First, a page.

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Tuesday, September 23, 2008

Start a Business?!? Why Would I Want To Do That ...?

"No two companies are built exactly alike. As a result, the amount of start-up capital entrepreneurs need -- and where they get it -- can vary greatly. That's especially true for young entrepreneurs, who rarely play by the usual rules.

Bobby Kim and Ben Shenassafar of The Hundreds, for example, took out a mere $400 from their bank accounts to launch their popular apparel line. Noah Lehmann-Haupt, on the other hand, had enough initial capital to buy a Ferrari, and used subsequent rental fees to purchase more cars for his then-fledgling exotic car rental service, Gotham Dream Cars.

For young entrepreneurs, who often lack substantial savings and credit because of their age, finding those precious few dollars to get a company off the ground can be tough. Reaching out to family members and taking out small-business loans are among the most common methods. But in many cases, aspiring CEOs dip into their own savings. Maxing out credit cards, while not the most responsible method, isn't that uncommon either." Website Article: Click To Read The Article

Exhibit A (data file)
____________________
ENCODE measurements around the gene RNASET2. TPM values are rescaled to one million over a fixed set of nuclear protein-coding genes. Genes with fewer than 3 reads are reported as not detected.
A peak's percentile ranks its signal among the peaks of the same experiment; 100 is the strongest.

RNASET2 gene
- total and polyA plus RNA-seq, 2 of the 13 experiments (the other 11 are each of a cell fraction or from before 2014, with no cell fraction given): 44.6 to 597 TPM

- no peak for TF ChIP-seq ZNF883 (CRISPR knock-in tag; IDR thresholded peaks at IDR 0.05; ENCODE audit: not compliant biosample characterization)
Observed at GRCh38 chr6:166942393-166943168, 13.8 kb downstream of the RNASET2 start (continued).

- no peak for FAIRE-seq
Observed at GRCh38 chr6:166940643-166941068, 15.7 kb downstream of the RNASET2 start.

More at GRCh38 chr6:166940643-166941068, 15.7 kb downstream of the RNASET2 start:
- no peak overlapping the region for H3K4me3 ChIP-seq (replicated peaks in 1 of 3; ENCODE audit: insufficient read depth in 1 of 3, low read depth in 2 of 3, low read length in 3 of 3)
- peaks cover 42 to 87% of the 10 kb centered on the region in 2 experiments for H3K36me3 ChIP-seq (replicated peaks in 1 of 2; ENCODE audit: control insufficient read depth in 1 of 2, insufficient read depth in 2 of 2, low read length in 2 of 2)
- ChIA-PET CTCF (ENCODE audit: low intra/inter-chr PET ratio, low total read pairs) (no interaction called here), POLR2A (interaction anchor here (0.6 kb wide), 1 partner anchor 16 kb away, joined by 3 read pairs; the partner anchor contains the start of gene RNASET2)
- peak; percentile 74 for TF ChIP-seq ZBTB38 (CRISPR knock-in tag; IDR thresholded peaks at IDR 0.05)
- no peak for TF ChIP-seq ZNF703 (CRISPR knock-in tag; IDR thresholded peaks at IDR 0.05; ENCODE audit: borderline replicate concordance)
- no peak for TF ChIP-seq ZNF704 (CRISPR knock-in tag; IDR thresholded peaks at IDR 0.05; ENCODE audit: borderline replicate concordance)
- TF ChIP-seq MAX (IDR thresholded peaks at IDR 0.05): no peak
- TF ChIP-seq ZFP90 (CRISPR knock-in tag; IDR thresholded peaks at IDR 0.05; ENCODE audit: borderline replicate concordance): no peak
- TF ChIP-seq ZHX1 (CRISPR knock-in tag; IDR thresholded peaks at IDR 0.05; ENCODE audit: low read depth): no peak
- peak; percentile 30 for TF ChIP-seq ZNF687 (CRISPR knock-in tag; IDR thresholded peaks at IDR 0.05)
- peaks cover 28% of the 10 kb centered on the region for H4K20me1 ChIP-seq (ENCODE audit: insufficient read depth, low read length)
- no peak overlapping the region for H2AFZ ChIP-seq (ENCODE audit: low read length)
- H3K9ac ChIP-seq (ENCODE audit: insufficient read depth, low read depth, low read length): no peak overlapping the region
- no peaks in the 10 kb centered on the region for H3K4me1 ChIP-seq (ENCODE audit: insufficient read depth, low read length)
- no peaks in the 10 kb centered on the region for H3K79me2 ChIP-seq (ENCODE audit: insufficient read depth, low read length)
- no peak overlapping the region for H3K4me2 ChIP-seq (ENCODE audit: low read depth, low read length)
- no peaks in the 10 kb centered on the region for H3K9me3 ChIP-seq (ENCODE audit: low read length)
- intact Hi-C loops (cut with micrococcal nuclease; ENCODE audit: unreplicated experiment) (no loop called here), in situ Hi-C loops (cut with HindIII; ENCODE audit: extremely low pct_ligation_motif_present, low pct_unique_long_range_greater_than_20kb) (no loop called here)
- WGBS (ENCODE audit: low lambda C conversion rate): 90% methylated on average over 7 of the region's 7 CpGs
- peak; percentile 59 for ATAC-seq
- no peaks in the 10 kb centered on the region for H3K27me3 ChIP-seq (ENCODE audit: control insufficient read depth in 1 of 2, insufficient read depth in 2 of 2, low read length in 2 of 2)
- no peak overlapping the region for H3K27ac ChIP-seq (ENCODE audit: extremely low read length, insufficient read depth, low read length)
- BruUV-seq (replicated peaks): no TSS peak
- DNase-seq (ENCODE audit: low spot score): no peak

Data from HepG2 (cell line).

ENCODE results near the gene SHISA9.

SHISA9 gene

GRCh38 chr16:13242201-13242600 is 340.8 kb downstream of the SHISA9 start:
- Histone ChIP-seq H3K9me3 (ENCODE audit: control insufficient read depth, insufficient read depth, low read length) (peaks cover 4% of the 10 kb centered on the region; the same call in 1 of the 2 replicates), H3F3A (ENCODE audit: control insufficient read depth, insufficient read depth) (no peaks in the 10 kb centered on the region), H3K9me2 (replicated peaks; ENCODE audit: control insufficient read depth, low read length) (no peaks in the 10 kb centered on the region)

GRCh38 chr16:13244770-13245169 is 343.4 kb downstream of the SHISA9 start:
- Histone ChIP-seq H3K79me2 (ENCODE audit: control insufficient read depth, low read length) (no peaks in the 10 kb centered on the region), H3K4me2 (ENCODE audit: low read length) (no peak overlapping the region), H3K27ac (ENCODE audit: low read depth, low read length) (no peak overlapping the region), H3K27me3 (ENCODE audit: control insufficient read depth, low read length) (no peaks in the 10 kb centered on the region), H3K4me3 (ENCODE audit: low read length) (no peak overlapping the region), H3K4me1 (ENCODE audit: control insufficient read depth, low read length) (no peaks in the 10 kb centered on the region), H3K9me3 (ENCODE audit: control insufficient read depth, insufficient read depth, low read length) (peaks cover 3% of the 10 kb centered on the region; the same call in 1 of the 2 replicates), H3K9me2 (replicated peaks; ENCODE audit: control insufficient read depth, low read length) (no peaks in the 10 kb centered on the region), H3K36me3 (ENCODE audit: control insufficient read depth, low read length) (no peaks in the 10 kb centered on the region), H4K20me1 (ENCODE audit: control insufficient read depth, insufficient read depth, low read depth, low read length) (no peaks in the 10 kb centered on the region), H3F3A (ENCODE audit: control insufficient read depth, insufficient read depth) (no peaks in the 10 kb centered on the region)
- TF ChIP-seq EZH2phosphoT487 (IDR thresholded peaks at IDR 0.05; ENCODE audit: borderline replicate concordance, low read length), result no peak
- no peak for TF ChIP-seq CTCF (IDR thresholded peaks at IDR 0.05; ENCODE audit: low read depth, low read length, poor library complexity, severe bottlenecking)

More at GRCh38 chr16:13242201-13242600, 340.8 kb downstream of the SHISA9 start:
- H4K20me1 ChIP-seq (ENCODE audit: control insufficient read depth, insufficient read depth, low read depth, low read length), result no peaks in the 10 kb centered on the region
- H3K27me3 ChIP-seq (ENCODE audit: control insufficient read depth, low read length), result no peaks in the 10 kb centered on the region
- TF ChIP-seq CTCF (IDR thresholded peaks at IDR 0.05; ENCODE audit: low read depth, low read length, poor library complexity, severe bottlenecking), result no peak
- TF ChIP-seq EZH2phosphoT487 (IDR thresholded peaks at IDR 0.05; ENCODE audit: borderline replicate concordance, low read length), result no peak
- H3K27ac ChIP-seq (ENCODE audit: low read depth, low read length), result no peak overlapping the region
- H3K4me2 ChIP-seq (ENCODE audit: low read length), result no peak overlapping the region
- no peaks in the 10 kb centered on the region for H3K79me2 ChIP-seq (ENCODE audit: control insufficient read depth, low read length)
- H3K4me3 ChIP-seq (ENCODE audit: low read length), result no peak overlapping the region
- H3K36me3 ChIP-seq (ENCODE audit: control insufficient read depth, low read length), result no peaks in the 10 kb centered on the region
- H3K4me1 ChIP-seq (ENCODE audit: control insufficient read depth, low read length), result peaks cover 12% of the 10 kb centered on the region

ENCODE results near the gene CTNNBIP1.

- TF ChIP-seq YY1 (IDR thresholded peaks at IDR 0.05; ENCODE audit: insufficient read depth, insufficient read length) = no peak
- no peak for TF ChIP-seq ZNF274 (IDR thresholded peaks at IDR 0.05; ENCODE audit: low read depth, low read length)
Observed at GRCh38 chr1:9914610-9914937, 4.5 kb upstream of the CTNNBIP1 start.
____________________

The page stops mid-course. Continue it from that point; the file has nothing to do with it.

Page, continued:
This is my favorite company listed. I pick this one based on the idea, movement they have, and the product. But don't get me wrong I do enjoy some of the other companies whom have great ideas and are making truck loads of money, but The Hundreds brand and owners hit home grossing over 2 million with something they love. Be sure to checkout all the profiles especially Leanna Archer,Click To Read The Article
, the 12 year old from New York, who successfully runs her all-natural hair products business since the age of nine.

The Hundreds

Age: 28 (Kim) and 28 (Shenassafar)
Location: Los Angeles, CA
2007 Revenue: $2 million
Employees: 30
Year founded: 2003

"What started as a blog and a simple T-shirt line produced by two law school classmates has become The Hundreds -- a worldwide skateboarder lifestyle and apparel brand with an online magazine that attracts more than 1 million unique visitors a month. Kim and Shenassafar are the company's sole owners, and they credit much of their success to their independence. "We're not a corporate clothing company trying to sell down to you," Kim says. "We're ringing you up and sweeping the floors, and then going back to running a 30-person company. Our customers relate to it because we're on their level." Revenue is expected to hit $4 million in 2008."

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